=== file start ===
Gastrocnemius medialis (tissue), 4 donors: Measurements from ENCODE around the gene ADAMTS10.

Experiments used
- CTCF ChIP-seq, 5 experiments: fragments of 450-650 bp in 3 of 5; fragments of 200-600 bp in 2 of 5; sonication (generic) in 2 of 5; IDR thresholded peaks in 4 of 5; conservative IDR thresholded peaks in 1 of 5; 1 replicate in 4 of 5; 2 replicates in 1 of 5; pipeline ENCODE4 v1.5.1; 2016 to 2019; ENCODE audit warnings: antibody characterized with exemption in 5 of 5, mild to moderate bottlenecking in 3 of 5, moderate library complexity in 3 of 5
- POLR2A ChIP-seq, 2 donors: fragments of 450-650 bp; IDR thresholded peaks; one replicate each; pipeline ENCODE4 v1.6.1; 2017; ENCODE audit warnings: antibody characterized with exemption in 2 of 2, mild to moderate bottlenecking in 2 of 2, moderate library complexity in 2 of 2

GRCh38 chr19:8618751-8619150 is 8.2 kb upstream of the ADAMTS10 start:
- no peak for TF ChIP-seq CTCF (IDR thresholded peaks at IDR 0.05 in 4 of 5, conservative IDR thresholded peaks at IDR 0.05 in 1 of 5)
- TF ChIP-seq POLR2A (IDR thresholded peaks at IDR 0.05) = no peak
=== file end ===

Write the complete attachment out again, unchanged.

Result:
Gastrocnemius medialis (tissue), 4 donors: Measurements from ENCODE around the gene ADAMTS10.

Experiments used
- CTCF ChIP-seq, 5 experiments: fragments of 450-650 bp in 3 of 5; fragments of 200-600 bp in 2 of 5; sonication (generic) in 2 of 5; IDR thresholded peaks in 4 of 5; conservative IDR thresholded peaks in 1 of 5; 1 replicate in 4 of 5; 2 replicates in 1 of 5; pipeline ENCODE4 v1.5.1; 2016 to 2019; ENCODE audit warnings: antibody characterized with exemption in 5 of 5, mild to moderate bottlenecking in 3 of 5, moderate library complexity in 3 of 5
- POLR2A ChIP-seq, 2 donors: fragments of 450-650 bp; IDR thresholded peaks; one replicate each; pipeline ENCODE4 v1.6.1; 2017; ENCODE audit warnings: antibody characterized with exemption in 2 of 2, mild to moderate bottlenecking in 2 of 2, moderate library complexity in 2 of 2

GRCh38 chr19:8618751-8619150 is 8.2 kb upstream of the ADAMTS10 start:
- no peak for TF ChIP-seq CTCF (IDR thresholded peaks at IDR 0.05 in 4 of 5, conservative IDR thresholded peaks at IDR 0.05 in 1 of 5)
- TF ChIP-seq POLR2A (IDR thresholded peaks at IDR 0.05) = no peak